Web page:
Evaluation of Different Processor Architecture Organizations for On-Site Electronics in Harsh Environments
Gesper, Sven; Weißbrich, Moritz; Stuckenberg, Tobias; Jääskeläinen, Pekka; Blume, Holger; Payá-Vayá, Guillermo (2021)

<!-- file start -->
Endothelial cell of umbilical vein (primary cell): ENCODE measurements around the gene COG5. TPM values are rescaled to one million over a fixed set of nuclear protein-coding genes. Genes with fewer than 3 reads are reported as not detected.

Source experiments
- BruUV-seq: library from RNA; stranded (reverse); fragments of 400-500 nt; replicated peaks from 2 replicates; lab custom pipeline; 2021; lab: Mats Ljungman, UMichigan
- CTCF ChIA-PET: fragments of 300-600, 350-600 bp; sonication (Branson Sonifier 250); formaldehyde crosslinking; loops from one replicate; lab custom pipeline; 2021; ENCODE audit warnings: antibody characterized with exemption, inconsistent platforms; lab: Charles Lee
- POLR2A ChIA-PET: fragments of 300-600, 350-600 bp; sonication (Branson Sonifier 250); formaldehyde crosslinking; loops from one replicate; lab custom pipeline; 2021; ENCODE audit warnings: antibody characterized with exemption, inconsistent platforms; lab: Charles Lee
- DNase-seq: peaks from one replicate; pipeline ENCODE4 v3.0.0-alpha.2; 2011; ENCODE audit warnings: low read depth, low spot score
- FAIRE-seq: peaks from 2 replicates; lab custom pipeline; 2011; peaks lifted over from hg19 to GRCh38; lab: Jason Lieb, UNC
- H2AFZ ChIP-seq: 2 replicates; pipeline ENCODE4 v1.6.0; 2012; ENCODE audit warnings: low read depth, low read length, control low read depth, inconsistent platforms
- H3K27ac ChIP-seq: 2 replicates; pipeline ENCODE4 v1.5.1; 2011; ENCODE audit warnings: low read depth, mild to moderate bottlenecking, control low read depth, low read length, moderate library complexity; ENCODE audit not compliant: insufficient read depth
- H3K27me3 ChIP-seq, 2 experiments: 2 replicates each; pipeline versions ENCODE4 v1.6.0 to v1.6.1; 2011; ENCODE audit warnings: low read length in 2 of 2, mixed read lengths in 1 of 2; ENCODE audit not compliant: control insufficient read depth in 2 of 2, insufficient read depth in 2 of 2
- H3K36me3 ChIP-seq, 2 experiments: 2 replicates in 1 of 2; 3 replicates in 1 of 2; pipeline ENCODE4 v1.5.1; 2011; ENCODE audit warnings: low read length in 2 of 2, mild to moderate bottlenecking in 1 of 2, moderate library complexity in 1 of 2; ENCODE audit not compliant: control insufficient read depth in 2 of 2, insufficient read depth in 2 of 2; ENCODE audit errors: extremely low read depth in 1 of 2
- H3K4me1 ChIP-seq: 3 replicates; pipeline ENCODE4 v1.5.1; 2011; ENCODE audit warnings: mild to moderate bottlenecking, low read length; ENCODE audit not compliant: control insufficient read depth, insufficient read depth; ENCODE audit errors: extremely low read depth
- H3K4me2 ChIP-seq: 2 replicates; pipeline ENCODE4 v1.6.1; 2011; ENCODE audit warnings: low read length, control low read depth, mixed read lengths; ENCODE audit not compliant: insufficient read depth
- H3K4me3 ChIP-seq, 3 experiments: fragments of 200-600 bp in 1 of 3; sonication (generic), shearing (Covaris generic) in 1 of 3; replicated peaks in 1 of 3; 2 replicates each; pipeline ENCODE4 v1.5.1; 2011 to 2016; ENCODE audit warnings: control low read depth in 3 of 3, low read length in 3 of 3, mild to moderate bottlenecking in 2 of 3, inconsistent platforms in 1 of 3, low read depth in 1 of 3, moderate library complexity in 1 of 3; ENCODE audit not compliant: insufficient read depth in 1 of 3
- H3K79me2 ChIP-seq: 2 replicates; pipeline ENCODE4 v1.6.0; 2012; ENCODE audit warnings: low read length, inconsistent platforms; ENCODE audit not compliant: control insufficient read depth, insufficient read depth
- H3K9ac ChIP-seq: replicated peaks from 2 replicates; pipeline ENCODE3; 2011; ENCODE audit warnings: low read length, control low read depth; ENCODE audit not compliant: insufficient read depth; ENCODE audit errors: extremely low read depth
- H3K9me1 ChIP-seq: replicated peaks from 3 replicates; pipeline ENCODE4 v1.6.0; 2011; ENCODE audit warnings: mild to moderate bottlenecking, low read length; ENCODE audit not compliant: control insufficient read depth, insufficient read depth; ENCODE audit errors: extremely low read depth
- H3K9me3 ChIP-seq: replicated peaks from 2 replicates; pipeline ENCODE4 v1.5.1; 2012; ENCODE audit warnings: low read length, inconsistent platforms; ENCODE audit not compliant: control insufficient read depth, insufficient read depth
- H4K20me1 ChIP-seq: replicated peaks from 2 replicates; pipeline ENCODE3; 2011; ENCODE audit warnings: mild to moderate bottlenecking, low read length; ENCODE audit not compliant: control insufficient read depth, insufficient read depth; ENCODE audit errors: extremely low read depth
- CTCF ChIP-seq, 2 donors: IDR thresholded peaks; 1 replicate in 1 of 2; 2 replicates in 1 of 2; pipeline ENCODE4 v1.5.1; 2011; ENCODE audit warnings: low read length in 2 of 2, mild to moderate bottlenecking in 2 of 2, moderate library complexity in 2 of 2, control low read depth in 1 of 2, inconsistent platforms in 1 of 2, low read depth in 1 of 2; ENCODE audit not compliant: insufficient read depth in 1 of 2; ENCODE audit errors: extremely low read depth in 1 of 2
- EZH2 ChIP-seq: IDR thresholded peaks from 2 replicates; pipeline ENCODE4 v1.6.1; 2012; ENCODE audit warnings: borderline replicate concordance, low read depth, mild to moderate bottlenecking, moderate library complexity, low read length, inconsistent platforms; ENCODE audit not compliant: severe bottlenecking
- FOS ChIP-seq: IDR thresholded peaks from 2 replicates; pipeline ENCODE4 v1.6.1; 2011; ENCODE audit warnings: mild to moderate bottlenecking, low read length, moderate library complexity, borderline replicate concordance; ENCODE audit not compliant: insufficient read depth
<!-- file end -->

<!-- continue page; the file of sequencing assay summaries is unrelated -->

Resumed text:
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Microcontrollers to be used in harsh environmental conditions, e.g., at high temperatures or radiation exposition, need to be fabricated in robust technology nodes in order to operate reliably. However, these nodes are considerably larger than cutting-edge semiconductor technologies and provide less speed, drastically reducing system performance. In order to achieve low silicon area costs, low power consumption and reasonable performance, the processor architecture organization itself is a major influential design point. Parameters like data path width, instruction execution paradigm, code density, memory requirements, advanced control flow mechanisms etc., may have large effects on the design constraints. Application characteristics, like exploitable data parallelism and required arithmetic operations, have to be considered in order to use the implemented processor resources efficiently. In this paper, a design space exploration of five different architectures with MIPS- or ARM-compatible instruction set architectures, as well as transport-triggered instruction execution is presented. Using a 0.18 μ m SOI CMOS technology for high temperature and an exemplary case study from the fields of communication, i.e., powerline communication encoder, the influence of architectural parameters on performance and hardware efficiency is compared. For this application, a transport-triggered architecture configuration has an 8.5× higher performance and 2.4× higher computational energy efficiency at a 1.6× larger total silicon area than an off-the-shelf ARM Cortex-M0 embedded processor, showing the considerable range of design trade-offs for different architectures.
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